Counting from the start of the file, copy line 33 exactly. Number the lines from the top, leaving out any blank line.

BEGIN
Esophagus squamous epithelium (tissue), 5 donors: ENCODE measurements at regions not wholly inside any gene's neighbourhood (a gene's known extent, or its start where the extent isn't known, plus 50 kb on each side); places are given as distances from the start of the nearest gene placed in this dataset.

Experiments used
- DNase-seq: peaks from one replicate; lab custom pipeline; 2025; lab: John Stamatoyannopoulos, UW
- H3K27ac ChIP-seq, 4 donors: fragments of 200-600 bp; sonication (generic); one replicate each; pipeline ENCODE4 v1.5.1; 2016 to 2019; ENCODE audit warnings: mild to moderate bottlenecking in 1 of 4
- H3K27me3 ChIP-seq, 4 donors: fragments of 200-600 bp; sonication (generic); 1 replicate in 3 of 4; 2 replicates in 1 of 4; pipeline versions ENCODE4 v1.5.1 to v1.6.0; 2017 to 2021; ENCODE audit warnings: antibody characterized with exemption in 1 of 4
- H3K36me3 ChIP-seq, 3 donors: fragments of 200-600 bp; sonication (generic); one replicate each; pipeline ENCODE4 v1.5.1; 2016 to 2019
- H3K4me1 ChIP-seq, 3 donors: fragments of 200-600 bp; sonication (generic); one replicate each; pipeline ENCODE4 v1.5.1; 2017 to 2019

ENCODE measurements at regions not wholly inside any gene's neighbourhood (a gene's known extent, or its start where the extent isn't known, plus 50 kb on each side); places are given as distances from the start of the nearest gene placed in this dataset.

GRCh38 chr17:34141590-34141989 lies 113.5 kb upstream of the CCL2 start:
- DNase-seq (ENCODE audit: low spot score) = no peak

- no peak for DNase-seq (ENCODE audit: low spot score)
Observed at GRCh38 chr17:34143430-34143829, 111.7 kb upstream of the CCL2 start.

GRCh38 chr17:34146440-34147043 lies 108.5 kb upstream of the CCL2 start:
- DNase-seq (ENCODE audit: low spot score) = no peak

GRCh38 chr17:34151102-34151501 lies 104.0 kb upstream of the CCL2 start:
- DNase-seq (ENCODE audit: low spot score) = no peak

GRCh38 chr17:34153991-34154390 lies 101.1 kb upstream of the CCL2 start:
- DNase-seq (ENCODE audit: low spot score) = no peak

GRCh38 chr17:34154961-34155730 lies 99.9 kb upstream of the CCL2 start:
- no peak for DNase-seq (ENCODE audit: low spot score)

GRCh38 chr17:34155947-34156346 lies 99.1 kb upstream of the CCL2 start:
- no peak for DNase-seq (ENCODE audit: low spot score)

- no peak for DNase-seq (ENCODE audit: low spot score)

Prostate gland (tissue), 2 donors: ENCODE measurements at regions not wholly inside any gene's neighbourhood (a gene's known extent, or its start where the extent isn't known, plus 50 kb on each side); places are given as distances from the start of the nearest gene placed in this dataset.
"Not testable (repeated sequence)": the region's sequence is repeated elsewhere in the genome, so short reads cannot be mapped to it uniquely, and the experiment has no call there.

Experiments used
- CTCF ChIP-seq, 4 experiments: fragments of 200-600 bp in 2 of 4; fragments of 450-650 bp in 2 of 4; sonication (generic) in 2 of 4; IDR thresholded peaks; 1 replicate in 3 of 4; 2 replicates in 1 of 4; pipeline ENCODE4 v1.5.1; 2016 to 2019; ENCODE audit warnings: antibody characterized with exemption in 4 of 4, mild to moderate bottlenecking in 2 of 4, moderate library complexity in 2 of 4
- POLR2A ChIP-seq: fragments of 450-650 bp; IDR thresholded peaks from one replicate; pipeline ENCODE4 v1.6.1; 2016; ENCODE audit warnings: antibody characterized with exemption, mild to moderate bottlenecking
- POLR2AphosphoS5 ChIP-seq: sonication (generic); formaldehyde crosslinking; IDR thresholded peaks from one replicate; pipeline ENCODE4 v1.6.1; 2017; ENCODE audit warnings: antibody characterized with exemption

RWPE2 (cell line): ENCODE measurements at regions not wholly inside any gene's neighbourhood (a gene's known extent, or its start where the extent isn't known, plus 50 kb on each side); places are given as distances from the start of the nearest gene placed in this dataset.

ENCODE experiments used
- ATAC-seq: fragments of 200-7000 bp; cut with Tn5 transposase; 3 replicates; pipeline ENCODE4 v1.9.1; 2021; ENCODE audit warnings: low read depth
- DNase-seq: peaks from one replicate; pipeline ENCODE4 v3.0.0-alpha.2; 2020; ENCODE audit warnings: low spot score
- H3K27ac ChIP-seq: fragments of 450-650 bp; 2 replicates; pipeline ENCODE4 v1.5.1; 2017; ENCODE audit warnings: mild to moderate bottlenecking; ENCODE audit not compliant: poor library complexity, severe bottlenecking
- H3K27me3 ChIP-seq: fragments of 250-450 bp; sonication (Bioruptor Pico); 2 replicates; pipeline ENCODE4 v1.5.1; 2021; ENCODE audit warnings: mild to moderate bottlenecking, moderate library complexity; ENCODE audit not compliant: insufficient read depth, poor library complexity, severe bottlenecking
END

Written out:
- DNase-seq: peaks from one replicate; pipeline ENCODE4 v3.0.0-alpha.2; 2020; ENCODE audit warnings: low spot score